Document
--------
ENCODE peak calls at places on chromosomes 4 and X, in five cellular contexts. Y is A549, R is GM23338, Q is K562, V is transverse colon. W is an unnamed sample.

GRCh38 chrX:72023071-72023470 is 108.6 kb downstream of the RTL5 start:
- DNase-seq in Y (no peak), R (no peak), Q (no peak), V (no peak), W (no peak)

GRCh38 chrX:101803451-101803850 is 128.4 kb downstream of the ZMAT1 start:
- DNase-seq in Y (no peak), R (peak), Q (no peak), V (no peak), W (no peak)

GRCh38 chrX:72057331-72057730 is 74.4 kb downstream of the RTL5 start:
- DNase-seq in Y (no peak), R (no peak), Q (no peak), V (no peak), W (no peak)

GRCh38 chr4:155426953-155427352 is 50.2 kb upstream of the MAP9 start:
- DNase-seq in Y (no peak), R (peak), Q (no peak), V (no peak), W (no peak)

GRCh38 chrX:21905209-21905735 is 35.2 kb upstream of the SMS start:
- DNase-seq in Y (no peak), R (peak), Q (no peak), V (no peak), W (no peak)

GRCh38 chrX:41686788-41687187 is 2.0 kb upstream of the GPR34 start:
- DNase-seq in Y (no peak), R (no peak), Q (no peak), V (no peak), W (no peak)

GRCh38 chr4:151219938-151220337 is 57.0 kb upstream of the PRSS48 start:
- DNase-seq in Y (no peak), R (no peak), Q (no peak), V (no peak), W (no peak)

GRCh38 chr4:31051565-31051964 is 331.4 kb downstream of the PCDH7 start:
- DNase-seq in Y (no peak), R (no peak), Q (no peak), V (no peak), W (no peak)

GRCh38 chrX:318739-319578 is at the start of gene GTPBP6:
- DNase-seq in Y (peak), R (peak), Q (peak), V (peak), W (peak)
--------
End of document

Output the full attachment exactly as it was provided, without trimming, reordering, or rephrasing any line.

ENCODE peak calls at places on chromosomes 4 and X, in five cellular contexts. Y is A549, R is GM23338, Q is K562, V is transverse colon. W is an unnamed sample.

GRCh38 chrX:72023071-72023470 is 108.6 kb downstream of the RTL5 start:
- DNase-seq in Y (no peak), R (no peak), Q (no peak), V (no peak), W (no peak)

GRCh38 chrX:101803451-101803850 is 128.4 kb downstream of the ZMAT1 start:
- DNase-seq in Y (no peak), R (peak), Q (no peak), V (no peak), W (no peak)

GRCh38 chrX:72057331-72057730 is 74.4 kb downstream of the RTL5 start:
- DNase-seq in Y (no peak), R (no peak), Q (no peak), V (no peak), W (no peak)

GRCh38 chr4:155426953-155427352 is 50.2 kb upstream of the MAP9 start:
- DNase-seq in Y (no peak), R (peak), Q (no peak), V (no peak), W (no peak)

GRCh38 chrX:21905209-21905735 is 35.2 kb upstream of the SMS start:
- DNase-seq in Y (no peak), R (peak), Q (no peak), V (no peak), W (no peak)

GRCh38 chrX:41686788-41687187 is 2.0 kb upstream of the GPR34 start:
- DNase-seq in Y (no peak), R (no peak), Q (no peak), V (no peak), W (no peak)

GRCh38 chr4:151219938-151220337 is 57.0 kb upstream of the PRSS48 start:
- DNase-seq in Y (no peak), R (no peak), Q (no peak), V (no peak), W (no peak)

GRCh38 chr4:31051565-31051964 is 331.4 kb downstream of the PCDH7 start:
- DNase-seq in Y (no peak), R (no peak), Q (no peak), V (no peak), W (no peak)

GRCh38 chrX:318739-319578 is at the start of gene GTPBP6:
- DNase-seq in Y (peak), R (peak), Q (peak), V (peak), W (peak)